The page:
Restricting user actions - Thunderbird

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Periodically a corporate administrator asks in the forums how to prevent their users from doing something with Thunderbird (such as installing an add-on) in order to make it easier to support. In general, you can't prevent a knowledgeable user from using all of the features of Thunderbird because they can work around any restrictions by either installing a new version of Thunderbird, creating a new profile, editing or deleting the optional userChrome.css file, disabling an add-on, or creating another instance of something. They can also use Portable Thunderbird to work around any restrictions on installing a program, writing to the Windows registry, or being able to alter the contents of the profiles.ini file. While Portable Thunderbird is designed for a roving user who stores both Thunderbird and their profile on a removable USB drive nothing prevents a user from installing it on their hard disk.

The best solution is typically to encourage other solutions to the user's problem (rather than trying to prevent a user from doing something) and to use remote deployment tools to help somebody recover from shooting themselves in the foot.

Disable a menu command

Use the Menu Editor add-on. However, somebody could disable that add-on or run Thunderbird in safe mode to temporarily disable all add-ons. If you hide the add-on (doesn't appear in the Add-ons window) by installing it in the program directory they could learn how to find and delete that extension's directory or learn how to transfer their data to a new profile.
If you wanted to disable Tools -> Account settings without using an add-on you could create a userChrome.css file that contained menuitem[label="Account Settings..."] {display: none;} . However, a user could edit or delete that file, or (if they don't understand how you disabled that menu command) just transfer their data to a new profile.

Disable a context menu

The Menu Editor add-on has a text file that you can edit to modify menu commands that aren't listed in the GUI. [1]

Force a user to only use the LDAP server for an address book

You can configure Thunderbird to use a LDAP server as the personal address book. However, that doesn't stop a user from adding other address books (using .mab files on the hard disk) and configuring the contacts pane, the message filters and junk mail controls to use that address book instead. [2]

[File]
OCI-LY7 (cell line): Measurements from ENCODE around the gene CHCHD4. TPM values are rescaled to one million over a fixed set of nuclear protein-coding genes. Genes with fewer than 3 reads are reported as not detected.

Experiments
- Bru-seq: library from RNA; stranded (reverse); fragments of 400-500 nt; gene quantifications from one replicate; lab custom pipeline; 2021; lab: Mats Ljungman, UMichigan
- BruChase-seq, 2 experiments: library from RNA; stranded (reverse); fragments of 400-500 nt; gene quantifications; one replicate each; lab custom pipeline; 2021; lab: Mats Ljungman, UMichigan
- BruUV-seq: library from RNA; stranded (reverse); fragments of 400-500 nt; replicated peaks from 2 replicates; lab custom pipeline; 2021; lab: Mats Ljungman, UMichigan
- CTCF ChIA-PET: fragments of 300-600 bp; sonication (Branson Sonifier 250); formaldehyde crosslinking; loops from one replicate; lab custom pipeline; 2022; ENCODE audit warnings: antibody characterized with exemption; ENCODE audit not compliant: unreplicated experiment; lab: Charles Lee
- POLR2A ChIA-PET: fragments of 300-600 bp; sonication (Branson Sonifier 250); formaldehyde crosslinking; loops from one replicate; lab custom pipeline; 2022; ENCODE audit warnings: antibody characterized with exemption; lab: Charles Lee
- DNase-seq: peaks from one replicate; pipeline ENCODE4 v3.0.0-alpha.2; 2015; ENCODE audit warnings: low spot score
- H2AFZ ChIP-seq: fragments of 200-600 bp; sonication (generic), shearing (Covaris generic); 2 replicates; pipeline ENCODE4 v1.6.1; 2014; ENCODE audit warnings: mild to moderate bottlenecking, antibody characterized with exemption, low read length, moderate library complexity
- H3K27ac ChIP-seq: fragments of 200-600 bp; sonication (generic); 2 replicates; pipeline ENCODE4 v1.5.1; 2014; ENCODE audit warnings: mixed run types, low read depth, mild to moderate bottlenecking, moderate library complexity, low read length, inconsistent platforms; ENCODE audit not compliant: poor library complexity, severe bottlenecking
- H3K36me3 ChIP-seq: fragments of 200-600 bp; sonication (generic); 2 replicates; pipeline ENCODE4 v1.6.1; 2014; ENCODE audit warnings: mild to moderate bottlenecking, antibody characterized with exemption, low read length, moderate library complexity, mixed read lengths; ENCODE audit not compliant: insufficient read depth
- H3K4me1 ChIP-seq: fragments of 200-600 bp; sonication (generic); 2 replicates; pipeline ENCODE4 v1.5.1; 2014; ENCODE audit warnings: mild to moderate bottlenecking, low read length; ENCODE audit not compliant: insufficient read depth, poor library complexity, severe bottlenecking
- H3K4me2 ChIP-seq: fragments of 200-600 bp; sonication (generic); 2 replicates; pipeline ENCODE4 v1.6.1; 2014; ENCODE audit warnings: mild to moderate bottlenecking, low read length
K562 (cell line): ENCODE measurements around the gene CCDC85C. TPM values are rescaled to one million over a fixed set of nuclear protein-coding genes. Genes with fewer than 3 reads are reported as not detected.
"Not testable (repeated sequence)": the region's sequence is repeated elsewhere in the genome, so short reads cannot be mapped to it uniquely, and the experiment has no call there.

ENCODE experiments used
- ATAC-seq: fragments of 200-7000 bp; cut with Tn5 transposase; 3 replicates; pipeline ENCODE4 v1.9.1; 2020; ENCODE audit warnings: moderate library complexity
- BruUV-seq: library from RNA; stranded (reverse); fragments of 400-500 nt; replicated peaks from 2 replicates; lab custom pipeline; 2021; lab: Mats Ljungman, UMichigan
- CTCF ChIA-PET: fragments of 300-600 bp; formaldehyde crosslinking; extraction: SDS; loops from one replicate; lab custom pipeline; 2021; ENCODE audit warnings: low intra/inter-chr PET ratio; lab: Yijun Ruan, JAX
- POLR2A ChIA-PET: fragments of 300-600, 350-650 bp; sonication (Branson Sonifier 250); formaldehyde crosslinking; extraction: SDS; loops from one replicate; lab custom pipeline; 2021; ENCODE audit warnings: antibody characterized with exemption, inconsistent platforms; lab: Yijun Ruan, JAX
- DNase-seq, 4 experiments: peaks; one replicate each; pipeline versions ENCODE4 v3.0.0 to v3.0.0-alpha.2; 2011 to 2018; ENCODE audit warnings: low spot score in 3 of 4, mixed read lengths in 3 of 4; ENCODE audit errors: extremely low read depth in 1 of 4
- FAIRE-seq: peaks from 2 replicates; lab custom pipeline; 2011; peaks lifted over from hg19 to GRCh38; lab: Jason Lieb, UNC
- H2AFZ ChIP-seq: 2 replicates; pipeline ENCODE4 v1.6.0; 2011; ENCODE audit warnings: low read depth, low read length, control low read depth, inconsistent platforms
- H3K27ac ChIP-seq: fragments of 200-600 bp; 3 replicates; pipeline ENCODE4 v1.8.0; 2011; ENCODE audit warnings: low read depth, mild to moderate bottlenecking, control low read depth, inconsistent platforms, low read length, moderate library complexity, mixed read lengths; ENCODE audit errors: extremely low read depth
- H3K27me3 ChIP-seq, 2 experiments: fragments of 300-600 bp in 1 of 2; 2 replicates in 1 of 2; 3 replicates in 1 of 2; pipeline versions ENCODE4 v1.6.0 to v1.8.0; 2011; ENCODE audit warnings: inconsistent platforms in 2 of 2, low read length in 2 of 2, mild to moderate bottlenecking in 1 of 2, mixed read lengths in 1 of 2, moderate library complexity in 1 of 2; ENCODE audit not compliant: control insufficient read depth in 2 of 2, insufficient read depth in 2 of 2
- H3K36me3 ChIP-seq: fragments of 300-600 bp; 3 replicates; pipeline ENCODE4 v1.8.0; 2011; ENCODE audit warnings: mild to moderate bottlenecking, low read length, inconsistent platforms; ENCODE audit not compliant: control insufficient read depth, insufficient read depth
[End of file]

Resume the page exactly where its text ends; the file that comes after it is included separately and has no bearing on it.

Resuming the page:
Prevent a user from installing any add-ons

You can use the menu editor extension to disable the Tools -> Add-ons menu command but a user could launch Thunderbird with a -safe-mode command line argument to temporarily disable all add-ons, letting them disable or uninstall that add-on. They could also use the profile manager to create a new profile and transfer just their messages, settings, and address books to it. [3]

Prevent a user from installing any add-ons other than the recommended ones

You could create a hidden extension installed in the program directory that gets notified of attempts to install add-ons and checks them against a list of approved add-ons. However, a user could install another copy of Thunderbird or learn how to find and delete the hidden extension. [4]

Prevent a user from exporting an address book

You could disable the menu commands using the Menu Editor, block all ports and devices on the PC and add some rules to the mail server blocking certain types of attachments from being sent but that doesn't prevent a user from renaming abook.mab and sending it as an attachment. They could also use a utility such as Dawn to convert the .mab file to another format or use an extension such as MoreFunctionsForAnAddressBook to add another way to export the address book. [5]

Prevent a user from creating an account

You could disable the menu commands using the Menu Editor but that is easy to workaround. They could create the account in another e-mail client and then import it. Its also possible for somebody to add an account by editing prefs.js with a text editor if they're willing to spend the time learning the syntax. The best solution would be to block access to specific POP and IMAP servers using the firewall. [6]

Prevent a user from reading somebody else's e-mail

See Protecting the contents of the profile [7]

Prevent a user from storing their e-mail on the hard disk

As long as there is sufficient disk space that they can write to there is no practical way to prevent that since they can always move the profile or reconfigure it to store the mail elsewhere, outside of the profile. The best solution would be to use an IMAP account, delete the Local Folders account, and find some way to discourage use of offline folders. [8]

Prevent a user from deleting messages

Usually this is only an issue when multiple users share a mailbox. Use a public (shared) IMAP account that is managed by somebody else, such as a manager. Give only the manager an ACL that lets them delete messages. [9]

Prevent a user from changing the settings

Firefox supports a mozilla.cfg file that contains encoded javascript commands that you can use to lock settings. Thunderbird doesn't have an equivalent file. The best you can do is create an optional user.js file. It gets loaded before prefs.js so it can override any edits to prefs.js or any changes made via the Config Editor. However, a user could either edit or delete the user.js file, or create a new profile.

Prevent multiple users from using a shared mailbox at the same time

Problems occur if multiple users use the same mailbox and profile. The best way to minimize any problems is to use an IMAP account with separate profiles. [10]

See also

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